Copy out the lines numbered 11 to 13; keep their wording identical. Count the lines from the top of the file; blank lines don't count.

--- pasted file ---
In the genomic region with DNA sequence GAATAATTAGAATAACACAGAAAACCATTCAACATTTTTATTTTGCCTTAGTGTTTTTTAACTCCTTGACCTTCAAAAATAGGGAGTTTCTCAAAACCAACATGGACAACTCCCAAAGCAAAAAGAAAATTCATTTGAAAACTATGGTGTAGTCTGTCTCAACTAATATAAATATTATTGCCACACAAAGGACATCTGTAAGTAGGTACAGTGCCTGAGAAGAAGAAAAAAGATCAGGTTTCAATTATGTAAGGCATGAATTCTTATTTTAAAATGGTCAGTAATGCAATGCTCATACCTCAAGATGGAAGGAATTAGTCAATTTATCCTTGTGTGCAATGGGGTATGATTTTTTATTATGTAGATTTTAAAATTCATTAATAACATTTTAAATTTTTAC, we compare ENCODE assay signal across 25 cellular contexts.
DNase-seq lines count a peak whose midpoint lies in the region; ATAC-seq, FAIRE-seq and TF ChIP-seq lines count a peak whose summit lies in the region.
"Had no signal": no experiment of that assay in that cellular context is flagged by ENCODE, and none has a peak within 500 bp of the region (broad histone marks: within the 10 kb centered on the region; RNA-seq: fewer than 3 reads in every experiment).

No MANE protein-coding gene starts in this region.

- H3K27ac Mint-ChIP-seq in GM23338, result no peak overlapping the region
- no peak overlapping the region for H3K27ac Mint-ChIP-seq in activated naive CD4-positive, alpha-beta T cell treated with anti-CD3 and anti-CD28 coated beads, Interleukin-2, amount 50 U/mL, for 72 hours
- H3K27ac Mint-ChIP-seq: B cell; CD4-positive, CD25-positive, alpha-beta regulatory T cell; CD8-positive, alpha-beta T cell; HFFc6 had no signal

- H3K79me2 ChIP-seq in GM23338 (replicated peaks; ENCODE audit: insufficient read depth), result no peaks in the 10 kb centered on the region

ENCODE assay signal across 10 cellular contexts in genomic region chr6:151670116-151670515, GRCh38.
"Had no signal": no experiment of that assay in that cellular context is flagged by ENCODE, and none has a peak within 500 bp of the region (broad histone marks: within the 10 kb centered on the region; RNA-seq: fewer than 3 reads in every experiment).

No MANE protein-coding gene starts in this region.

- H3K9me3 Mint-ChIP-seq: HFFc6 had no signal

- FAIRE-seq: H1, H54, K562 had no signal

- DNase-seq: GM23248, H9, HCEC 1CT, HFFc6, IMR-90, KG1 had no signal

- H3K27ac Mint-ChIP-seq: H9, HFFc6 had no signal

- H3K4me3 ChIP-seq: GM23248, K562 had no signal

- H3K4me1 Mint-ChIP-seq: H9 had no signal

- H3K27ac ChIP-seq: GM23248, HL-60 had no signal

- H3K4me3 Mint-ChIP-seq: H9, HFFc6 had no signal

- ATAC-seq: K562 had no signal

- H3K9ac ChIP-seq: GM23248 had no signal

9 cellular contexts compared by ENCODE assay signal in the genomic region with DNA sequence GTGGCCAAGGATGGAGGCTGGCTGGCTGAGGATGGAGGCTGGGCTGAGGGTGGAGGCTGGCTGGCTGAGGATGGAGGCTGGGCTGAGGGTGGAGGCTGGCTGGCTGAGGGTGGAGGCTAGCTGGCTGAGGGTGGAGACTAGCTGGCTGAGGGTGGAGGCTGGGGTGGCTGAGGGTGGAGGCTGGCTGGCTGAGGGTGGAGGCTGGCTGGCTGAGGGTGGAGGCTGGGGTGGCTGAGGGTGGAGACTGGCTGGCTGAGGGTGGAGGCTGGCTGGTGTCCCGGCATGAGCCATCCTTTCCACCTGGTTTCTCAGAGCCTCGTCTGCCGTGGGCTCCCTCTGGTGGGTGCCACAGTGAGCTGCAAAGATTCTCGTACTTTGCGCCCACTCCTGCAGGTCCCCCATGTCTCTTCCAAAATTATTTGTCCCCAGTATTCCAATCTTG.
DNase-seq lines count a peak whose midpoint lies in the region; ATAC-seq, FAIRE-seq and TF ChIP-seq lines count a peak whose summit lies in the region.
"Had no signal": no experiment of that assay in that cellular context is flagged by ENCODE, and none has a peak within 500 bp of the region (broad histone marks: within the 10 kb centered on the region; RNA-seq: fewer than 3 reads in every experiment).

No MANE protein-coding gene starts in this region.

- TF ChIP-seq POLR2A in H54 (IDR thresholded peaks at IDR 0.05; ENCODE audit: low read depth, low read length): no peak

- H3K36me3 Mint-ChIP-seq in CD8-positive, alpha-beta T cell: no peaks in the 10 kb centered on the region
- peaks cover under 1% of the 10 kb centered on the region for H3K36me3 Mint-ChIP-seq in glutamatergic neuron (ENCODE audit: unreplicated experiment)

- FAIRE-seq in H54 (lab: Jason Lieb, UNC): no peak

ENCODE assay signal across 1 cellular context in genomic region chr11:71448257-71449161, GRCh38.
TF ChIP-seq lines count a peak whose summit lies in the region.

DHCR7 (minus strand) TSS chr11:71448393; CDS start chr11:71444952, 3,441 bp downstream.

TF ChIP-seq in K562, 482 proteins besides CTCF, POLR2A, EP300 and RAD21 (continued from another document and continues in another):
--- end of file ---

No MANE protein-coding gene starts in this region.

- H3K9me3 Mint-ChIP-seq: HFFc6 had no signal

- FAIRE-seq: H1, H54, K562 had no signal